YELP: Refuting the Pushback - YELP   Cum Attrition Q edit

YELP: Refuting the Pushback - YELP   Cum New Q edit

Effective Salesforce: The chart below measures New Revenue/Rep: 

(New Accounts x YELP stated ARPU)/Trailing Sales Reps.  The Reps are lagged on a 9-month basis (so any hires during the quarter or in the 6 months prior are assumed to generate no revenue).  The difference in the two metrics below is our calculation for new revenue vs. what is implied by account growth in YELP's reported metrics; the latter suggests its salesforce isn't generating enough new business to cover their own salaries (note: this is base only, not inclusive of ancillary employment costs). 

YELP: Refuting the Pushback - YELP   Sales Rep Productivity edit 2

Cohort Growth:  YELP had been slow to penetrate this segment, with only ~300 claimed businesses at the end of 2010 out of the total pool of at least 1.9M potential businesses in these cohorts.  In short, most of the early cohort wasn't even on YELP by the end of 2010.  Cohort growth remains strong because YELP didn't meaningfully penetrate this group until it started ramping its salesforce.  Since 50% of US businesses reside in these early cohorts, we expect YELP will see decelerating growth in the later cohorts first given that included markets are relatively smaller.  

YELP: Refuting the Pushback - YELP   Cohort Markets

YELP: Refuting the Pushback - YELP   Cohort Businesses 2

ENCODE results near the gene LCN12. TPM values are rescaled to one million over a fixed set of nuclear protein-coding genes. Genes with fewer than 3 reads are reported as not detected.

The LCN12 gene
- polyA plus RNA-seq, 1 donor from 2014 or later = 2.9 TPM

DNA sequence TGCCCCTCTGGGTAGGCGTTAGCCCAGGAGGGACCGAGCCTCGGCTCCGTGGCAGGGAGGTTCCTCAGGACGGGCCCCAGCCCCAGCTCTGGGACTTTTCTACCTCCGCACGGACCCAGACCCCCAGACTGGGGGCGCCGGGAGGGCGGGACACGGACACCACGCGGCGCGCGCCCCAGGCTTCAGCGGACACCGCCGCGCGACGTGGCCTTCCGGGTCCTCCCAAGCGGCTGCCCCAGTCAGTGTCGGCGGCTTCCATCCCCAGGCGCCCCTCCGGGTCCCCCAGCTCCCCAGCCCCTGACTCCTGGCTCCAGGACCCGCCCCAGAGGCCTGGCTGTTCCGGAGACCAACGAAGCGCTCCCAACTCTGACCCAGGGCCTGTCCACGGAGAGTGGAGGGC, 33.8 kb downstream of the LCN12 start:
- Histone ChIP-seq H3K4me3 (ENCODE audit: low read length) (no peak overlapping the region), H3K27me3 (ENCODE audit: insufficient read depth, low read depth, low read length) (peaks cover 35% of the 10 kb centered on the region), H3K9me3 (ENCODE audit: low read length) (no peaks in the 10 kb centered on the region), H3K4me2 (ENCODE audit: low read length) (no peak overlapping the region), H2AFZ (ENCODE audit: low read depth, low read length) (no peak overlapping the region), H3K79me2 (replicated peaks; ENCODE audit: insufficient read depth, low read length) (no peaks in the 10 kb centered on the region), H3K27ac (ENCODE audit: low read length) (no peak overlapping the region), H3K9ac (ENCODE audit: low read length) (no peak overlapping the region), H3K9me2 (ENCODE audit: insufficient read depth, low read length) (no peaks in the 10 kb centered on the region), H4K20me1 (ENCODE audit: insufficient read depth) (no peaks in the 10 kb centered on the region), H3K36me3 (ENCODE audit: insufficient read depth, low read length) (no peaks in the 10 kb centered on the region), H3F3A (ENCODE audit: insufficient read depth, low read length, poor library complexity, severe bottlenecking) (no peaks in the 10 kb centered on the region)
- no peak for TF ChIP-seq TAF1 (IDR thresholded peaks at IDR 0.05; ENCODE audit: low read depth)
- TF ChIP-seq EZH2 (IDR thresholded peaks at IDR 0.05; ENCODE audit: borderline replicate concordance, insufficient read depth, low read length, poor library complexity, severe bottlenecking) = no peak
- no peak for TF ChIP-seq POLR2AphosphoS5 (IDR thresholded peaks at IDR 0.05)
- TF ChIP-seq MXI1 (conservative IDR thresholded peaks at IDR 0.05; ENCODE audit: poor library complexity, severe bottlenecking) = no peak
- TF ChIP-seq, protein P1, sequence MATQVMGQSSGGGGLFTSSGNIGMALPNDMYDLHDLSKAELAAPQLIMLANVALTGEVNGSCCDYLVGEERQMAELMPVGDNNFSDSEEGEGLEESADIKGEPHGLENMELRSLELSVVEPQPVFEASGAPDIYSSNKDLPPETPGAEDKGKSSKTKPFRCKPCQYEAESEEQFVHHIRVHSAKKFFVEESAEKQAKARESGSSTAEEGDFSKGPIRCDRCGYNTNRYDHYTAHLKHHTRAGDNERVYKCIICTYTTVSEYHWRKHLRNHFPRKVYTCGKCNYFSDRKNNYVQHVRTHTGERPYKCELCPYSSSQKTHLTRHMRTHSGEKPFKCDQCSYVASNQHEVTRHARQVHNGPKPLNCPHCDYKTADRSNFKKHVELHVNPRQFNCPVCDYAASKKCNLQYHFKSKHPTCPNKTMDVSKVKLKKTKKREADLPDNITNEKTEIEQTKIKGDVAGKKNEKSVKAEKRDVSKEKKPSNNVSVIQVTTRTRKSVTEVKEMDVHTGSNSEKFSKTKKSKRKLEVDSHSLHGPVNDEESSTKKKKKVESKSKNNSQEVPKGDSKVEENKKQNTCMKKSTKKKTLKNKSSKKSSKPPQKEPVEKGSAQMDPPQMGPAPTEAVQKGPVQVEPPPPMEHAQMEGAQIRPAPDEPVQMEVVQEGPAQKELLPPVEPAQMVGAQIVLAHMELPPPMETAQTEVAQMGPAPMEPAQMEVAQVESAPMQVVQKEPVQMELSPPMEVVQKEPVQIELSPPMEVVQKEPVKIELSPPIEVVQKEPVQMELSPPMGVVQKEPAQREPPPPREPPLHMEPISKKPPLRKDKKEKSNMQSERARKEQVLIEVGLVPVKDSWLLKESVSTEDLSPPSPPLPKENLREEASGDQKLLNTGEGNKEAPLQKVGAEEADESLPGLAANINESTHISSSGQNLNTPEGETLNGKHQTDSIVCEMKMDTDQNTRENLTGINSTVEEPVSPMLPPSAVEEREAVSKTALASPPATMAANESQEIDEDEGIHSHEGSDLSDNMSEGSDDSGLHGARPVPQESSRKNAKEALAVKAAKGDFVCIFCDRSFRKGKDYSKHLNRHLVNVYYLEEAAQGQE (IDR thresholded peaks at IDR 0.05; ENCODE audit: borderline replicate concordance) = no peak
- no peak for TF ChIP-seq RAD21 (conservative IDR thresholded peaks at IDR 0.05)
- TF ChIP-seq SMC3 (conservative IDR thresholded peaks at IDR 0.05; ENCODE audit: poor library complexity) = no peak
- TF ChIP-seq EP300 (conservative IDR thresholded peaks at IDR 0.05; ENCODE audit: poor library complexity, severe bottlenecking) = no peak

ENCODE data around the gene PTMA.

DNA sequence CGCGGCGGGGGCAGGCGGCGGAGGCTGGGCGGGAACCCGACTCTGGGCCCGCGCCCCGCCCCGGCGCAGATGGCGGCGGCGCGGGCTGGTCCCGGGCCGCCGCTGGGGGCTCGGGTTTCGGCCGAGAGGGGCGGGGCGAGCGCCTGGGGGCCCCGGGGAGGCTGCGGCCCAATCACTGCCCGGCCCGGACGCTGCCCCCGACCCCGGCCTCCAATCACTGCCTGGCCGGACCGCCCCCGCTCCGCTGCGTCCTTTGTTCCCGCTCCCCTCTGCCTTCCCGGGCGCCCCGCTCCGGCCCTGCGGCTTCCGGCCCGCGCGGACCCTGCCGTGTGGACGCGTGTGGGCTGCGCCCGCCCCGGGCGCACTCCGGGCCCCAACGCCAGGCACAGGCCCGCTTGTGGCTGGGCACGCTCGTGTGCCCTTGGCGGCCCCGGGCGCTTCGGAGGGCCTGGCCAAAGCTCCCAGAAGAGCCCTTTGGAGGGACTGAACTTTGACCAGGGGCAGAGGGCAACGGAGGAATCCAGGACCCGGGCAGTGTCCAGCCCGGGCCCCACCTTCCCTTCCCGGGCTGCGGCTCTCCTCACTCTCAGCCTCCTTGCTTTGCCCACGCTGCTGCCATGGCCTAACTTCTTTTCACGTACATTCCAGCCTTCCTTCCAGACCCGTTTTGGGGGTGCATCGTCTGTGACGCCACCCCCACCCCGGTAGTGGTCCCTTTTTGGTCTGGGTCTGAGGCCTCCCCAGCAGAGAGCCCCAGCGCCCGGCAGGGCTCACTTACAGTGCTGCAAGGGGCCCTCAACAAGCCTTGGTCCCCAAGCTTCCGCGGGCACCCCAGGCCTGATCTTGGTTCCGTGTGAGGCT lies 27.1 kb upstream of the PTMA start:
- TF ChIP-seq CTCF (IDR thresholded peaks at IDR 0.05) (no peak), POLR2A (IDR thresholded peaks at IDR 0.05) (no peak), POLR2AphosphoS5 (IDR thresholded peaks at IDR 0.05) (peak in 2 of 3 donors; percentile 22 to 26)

Other Services Skewing Results: The pushback doesn't assume customer overlap between Local Advertising and Other Services (e.g. a customer could could stop offering a deal, but still advertise with YELP).  Even if there weren't any overlap, Deals/Gift Certificates are less than 5% of revenue, so how much of an impact could these fluctuations in these services make on the overall quarterly attrition trend? Regardless, the attrition trend is too consistent for this argument to hold any water.

YELP: Refuting the Pushback - YELP   Attrition Q Rate ex Qype 1Q14


"What percentage of your current customers have been advertising and/or generating revenue for YELP for more than a year"

Answering this question will settle the debate, and is the only way that management can refute our analysis, or make any claims that it is not experiencing heightened attrition.  

This question is basically a derivative of its customer repeat rate metric, so the only reason management would avoid the question is if they have something to hide.  

We asked YELP's CFO this question, and didn't get an answer: YELP: Chat with the CFO (Recap).  So if you have a line into management, see what they say.  If you happen to get a number or a ballpark figure, let us know, and we'll let you know if the math makes sense. 

The key to answer the answering this question will come from YELP's customers, not management.  In this regard, stay tuned.


In light of M&A activity heating up, this remains the key risk to our call. A recent rumor suggests a major player is looking at YELP. While possible, we think it unlikely once the potential acquirer gets a look at their financials.


Management and the sell-side will try to spin the story any way they can to avoid addressing the core issues.  Collectively, we haven't heard anything remotely close to a credible rebuttal to our thesis.  But please, let us know what other pushback you're hearing so we can address that too.  Truth be told, we're having some fun with this.

Hesham Shaaban, CFA